Around the time, the Panvel shelter home incident came to light, an almost similar incident was reported in the Home for Mentally Deficient Children in Mankhurd. Here, unlike in the Panvel shelter home, the children were reportedly abused by older inmates of the home.

Though the Mankhurd shelter home was meant for children only, there were only 22 boys under 18 years of age at the time these incidents was reported. The rest of the inmates were adult which included some as old as 60, who stayed back at the shelter as they didn’t have anywhere else to go after they came of age.


And, if these stories are not enough, there is evidence of thedeplorable conditions in which children live in various shelter homes all over India.

An RTI query filed by BachpanBachaoAndolan revealed over 1,800 children fled various shelter homes in Delhi over the past few years. The data related to the period from 2006 to 2010.

The information provided by the Women and Child Development Department of the Delhi government related to 26 shelter homes, both statutory and non-statutory.

Reportedly, the query revealed that 10,600 children residing in the 26 shelter homes over four years of which as many as 1,807 children escaped because the condition of the shelter homes was ‘uninhabitable.’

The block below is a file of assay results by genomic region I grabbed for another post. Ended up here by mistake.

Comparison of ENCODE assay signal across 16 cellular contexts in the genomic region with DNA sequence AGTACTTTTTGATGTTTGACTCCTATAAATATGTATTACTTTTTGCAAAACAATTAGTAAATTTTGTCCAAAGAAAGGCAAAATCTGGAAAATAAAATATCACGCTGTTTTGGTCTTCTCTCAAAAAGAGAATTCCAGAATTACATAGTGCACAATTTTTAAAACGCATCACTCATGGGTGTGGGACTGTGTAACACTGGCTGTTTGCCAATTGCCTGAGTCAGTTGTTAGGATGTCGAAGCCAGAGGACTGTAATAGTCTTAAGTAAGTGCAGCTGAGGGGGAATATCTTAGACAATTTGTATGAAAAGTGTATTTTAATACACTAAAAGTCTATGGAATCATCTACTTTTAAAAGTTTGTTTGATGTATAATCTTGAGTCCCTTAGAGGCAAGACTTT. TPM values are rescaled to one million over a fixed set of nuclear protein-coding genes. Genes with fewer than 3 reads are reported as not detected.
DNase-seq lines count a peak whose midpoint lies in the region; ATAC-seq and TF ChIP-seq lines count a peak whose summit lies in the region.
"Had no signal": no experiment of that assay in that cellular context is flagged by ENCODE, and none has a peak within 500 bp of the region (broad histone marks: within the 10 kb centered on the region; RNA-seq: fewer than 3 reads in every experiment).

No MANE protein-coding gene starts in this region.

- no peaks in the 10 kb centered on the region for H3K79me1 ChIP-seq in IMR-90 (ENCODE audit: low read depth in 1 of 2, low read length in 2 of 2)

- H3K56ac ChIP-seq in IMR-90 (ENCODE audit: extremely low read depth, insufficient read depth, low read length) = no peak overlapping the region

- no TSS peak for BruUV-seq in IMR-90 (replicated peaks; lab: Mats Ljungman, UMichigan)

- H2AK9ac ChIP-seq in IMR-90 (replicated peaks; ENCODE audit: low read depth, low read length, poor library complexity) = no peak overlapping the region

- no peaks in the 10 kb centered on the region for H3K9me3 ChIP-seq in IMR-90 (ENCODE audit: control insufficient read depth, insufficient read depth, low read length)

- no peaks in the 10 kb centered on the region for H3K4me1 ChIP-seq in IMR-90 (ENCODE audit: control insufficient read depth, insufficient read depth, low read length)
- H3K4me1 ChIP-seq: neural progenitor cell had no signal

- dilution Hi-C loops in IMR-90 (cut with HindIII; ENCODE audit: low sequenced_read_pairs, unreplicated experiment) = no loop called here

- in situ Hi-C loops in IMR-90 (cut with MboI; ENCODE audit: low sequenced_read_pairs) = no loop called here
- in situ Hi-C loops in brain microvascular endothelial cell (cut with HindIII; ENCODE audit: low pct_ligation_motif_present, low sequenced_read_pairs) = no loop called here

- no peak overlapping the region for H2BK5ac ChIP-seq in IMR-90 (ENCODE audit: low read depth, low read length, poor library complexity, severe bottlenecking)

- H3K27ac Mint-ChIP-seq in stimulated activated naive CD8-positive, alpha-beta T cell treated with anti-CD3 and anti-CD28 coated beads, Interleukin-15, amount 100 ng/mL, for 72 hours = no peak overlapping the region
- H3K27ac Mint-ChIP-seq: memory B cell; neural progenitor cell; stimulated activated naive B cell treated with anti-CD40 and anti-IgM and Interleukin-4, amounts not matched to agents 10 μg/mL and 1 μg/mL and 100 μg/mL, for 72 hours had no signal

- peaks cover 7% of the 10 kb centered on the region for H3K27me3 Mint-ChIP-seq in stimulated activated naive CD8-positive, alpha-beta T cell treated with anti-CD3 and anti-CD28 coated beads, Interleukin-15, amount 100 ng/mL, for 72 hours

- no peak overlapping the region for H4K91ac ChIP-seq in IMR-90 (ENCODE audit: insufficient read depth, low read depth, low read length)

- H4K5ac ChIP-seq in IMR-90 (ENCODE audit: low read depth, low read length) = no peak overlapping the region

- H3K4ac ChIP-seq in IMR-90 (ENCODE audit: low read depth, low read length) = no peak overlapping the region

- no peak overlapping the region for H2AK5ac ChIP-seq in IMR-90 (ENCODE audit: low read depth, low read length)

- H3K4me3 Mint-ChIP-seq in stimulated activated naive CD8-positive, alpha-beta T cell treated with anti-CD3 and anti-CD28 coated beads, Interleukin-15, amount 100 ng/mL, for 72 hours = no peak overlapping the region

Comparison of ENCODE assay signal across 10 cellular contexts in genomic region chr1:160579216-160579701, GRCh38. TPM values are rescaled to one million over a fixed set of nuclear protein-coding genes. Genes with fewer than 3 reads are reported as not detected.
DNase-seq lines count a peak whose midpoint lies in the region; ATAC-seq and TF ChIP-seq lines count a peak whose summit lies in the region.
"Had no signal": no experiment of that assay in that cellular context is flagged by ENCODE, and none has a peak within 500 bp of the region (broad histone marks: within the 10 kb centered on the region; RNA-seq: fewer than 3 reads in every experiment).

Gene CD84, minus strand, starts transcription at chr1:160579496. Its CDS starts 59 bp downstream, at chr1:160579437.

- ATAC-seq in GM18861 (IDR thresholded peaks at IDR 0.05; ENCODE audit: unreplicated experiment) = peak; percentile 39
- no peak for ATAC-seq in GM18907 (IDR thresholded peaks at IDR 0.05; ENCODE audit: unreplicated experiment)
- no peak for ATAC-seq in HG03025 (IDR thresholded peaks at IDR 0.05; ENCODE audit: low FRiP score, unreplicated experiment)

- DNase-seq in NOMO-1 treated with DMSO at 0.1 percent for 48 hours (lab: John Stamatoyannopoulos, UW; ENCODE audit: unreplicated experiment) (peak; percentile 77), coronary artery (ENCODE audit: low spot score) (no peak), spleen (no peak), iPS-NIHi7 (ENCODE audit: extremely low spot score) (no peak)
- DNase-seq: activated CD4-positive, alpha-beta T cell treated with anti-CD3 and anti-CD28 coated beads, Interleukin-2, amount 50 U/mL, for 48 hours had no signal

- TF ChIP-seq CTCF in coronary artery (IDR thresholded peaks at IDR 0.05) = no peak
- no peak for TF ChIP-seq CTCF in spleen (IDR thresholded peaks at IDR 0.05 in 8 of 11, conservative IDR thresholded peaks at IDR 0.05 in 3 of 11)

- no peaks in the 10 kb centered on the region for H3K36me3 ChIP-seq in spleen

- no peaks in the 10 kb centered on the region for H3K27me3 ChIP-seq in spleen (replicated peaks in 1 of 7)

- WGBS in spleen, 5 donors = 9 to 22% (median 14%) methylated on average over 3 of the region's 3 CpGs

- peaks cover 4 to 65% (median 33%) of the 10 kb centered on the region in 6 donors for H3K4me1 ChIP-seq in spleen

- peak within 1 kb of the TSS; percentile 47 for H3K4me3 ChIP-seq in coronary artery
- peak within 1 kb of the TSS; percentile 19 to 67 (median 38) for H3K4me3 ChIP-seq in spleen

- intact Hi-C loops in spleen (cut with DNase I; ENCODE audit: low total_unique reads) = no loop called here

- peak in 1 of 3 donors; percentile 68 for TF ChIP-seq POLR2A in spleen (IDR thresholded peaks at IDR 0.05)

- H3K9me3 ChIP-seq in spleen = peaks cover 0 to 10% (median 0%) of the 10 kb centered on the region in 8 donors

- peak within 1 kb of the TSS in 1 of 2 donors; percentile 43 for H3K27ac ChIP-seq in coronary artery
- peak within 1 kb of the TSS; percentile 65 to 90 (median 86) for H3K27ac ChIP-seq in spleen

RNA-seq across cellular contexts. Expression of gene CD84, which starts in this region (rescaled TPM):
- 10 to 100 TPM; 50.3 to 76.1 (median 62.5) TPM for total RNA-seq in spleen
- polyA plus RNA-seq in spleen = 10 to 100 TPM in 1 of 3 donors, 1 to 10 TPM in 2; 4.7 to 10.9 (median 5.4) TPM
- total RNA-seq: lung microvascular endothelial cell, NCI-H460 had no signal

During the four years, 29 children had died out which 28 were from the same shelter home. It was reported that 807 children had escaped from a single non-government organisation - Prayas.

According to the Andolan which filed the RTI, Delhi has 37 state-run and 17 non-government shelters as well as observation homes for homeless children with a total capacity of 3,000. Reportedly, there are more than 10,000 children who live on Delhi’s streets. These children who are mostly picked up from the streets or rescued from employees are brought to these shelter homes so that they get a normal childhood. Instead, they are put up in these shelter homes where their condition is such that they run away from there not out of choice but for lack of it.